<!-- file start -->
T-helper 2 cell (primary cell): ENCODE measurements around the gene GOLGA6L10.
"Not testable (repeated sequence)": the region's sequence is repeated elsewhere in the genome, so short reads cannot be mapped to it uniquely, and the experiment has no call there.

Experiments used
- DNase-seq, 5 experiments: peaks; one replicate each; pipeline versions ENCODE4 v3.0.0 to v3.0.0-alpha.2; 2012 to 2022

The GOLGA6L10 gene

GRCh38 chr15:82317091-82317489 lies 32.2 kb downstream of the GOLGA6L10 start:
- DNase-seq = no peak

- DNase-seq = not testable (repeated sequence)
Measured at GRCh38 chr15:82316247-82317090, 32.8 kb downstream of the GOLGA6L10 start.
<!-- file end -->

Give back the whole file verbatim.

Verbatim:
T-helper 2 cell (primary cell): ENCODE measurements around the gene GOLGA6L10.
"Not testable (repeated sequence)": the region's sequence is repeated elsewhere in the genome, so short reads cannot be mapped to it uniquely, and the experiment has no call there.

Experiments used
- DNase-seq, 5 experiments: peaks; one replicate each; pipeline versions ENCODE4 v3.0.0 to v3.0.0-alpha.2; 2012 to 2022

The GOLGA6L10 gene

GRCh38 chr15:82317091-82317489 lies 32.2 kb downstream of the GOLGA6L10 start:
- DNase-seq = no peak

- DNase-seq = not testable (repeated sequence)
Measured at GRCh38 chr15:82316247-82317090, 32.8 kb downstream of the GOLGA6L10 start.